We found that the FDIC had established controls to promote timely, complete, quality, and accurate reporting of the DIF data under the DATA Act. Such controls included written procedures to comply with the DATA Act and the designation of a DATA Act SAO. We found that the SAO certified the FDIC’s DATA Act submission for publication on USASpending.gov. Additionally, we found the FDIC implemented a quality assurance process in which DIF data preparation and review duties were segregated and each level of review was documented.19 However, we found these controls did not include procedures or processes related to the preparation, review, and reporting of TASs 4065 and 4067, which led to the File A completeness deficiencies we identified above. Accordingly, the FDIC should update its DATA Act processes and procedures to include requirements to produce and review the DATA Act submission for all TASs.

Footnote: 19 - The FDIC implemented these corrective actions as a result of our report entitled, The FDIC's Compliance with the Digital Accountability and Transparency Act of 2014, (FDIC OIG AUD-18-003) (November 2017). In this report, we recommended the FDIC, among other things, enhance its DATA Act reporting practices and procedures, strengthen segregation of duties, and document quality reviews of DATA Act submissions.

Although the FDIC’s DATA Act submission for the first quarter of FY 2021 was timely, of higher quality, and accurate, the data did not present complete financial data to those individuals accessing this information on the public platform.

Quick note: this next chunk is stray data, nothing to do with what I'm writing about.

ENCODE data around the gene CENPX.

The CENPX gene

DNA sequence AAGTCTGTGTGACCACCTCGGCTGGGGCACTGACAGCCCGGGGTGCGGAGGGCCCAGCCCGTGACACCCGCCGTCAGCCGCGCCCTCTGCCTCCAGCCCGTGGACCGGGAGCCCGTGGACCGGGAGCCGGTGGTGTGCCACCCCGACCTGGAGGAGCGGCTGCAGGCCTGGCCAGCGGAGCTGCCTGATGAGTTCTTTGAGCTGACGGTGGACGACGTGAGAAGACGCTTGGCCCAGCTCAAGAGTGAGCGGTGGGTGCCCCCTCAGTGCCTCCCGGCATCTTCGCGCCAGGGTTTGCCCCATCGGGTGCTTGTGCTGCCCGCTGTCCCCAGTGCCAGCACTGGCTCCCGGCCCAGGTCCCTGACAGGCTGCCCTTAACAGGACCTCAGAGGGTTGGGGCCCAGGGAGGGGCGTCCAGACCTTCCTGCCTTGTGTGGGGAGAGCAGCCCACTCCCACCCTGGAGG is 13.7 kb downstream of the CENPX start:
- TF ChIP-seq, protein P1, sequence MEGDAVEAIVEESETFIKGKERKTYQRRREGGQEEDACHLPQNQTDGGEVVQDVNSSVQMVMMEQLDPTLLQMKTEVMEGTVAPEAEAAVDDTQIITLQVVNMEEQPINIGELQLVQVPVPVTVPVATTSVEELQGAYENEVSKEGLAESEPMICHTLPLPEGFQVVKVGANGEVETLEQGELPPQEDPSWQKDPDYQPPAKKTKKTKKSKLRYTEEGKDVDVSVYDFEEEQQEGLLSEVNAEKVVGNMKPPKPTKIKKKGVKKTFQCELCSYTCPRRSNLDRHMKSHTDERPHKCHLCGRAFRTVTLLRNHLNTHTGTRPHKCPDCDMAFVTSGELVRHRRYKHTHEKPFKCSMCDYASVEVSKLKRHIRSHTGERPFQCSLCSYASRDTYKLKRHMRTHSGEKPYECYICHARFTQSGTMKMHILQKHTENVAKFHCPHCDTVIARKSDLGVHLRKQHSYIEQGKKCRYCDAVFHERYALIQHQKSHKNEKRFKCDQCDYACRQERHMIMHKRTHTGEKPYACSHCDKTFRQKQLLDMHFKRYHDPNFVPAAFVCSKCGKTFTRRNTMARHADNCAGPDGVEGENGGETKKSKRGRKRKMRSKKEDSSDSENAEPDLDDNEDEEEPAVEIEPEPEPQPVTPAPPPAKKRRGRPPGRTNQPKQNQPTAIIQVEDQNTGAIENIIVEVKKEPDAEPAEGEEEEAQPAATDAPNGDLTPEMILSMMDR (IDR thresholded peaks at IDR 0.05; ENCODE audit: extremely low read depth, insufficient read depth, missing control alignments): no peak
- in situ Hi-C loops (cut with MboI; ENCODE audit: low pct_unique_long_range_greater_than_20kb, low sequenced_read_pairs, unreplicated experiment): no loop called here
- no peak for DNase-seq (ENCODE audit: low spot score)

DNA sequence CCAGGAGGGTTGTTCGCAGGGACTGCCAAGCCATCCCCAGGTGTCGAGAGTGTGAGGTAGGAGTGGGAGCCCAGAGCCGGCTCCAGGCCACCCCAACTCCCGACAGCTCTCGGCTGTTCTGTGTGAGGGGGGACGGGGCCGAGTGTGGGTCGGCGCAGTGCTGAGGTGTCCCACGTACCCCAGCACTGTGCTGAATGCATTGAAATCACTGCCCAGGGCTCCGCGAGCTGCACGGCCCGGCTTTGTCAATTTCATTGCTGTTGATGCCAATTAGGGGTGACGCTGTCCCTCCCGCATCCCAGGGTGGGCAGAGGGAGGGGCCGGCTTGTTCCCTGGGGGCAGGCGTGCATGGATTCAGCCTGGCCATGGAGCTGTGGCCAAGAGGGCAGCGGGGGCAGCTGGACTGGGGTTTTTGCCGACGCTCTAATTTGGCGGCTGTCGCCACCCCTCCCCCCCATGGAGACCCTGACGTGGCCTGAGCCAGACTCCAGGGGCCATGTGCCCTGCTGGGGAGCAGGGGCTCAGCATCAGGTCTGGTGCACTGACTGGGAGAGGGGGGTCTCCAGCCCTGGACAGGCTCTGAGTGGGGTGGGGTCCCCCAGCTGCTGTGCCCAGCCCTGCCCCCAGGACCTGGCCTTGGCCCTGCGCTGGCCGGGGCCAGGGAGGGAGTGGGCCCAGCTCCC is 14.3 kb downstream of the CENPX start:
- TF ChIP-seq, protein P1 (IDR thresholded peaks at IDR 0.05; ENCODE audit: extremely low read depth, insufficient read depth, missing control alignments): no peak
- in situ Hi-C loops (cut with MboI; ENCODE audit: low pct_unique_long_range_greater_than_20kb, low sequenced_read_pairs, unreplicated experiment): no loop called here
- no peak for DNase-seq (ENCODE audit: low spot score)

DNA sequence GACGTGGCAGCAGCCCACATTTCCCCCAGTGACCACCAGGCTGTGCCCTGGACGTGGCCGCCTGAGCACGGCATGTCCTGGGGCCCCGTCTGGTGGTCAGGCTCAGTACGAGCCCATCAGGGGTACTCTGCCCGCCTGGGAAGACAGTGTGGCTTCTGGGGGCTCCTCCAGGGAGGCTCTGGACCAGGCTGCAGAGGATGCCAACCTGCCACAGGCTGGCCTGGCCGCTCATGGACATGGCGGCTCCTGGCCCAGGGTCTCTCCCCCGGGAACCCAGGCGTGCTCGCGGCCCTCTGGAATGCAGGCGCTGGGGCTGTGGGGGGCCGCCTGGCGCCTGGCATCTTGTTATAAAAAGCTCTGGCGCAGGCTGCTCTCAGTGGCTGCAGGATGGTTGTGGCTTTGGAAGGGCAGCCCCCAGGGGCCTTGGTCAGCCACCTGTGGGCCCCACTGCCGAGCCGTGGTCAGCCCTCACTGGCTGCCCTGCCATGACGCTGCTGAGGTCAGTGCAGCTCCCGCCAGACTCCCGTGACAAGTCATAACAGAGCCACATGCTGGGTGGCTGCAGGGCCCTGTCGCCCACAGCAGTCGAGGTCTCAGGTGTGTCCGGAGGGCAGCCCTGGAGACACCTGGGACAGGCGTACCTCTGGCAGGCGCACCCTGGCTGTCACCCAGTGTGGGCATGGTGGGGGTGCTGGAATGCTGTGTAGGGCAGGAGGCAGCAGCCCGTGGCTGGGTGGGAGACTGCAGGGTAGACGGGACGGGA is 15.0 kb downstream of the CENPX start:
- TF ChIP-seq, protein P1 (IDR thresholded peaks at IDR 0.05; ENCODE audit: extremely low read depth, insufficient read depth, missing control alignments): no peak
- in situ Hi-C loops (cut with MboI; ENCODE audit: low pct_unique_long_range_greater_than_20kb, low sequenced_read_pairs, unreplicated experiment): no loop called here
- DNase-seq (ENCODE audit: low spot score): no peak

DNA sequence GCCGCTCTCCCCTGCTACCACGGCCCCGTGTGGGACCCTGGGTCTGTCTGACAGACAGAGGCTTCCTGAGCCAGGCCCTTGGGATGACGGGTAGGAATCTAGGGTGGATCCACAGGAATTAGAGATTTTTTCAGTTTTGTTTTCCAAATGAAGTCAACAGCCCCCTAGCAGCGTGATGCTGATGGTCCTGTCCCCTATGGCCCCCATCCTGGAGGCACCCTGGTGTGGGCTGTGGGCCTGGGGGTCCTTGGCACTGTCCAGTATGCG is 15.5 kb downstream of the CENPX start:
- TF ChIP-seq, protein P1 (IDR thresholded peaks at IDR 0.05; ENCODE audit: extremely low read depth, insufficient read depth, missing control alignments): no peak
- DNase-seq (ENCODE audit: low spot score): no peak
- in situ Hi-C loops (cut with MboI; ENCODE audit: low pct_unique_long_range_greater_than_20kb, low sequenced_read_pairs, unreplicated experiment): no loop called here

Specifically, without addressing the weaknesses in its DATA Act policies and procedures, the FDIC is at greater risk of submitting inaccurate and incomplete data to USASpending.gov, which is contrary to the intent of the DATA Act to increase accountability and transparency in Federal spending for the American public. This risk increases due to the sunset of DATA Act requirements for agency IGs to assess and report to Congress on the completeness, timeliness, quality, and accuracy of the spending data submitted by Federal agencies.

Recommendations

We recommend that the Chief Financial Officer:

1. Coordinate with the Office of Management and Budget and the Department of the Treasury to obtain a written determination on whether the FDIC must include Treasury Account Symbols 4065 and 4067 in its future DATA Act submissions and the data elements that must be reported, if applicable.

2. Include Treasury Account Symbols 4065 and 4067 in the FDIC’s future DATA Act submissions in accordance with DATA Act reporting requirements until such time that the FDIC receives written guidance from the Office of Management and Budget and the Department of the Treasury on whether the FDIC must include the Treasury Account Symbols in its DATA Act submissions.

3. Update the FDIC’s DATA Act reporting procedures and quality assurance processes to include tasks and documents needed to produce and review the DATA Act submission for all Treasury Account Symbols reflected in the FDIC’s Government-wide Treasury Account Symbol Adjusted Trial Balance SF-133.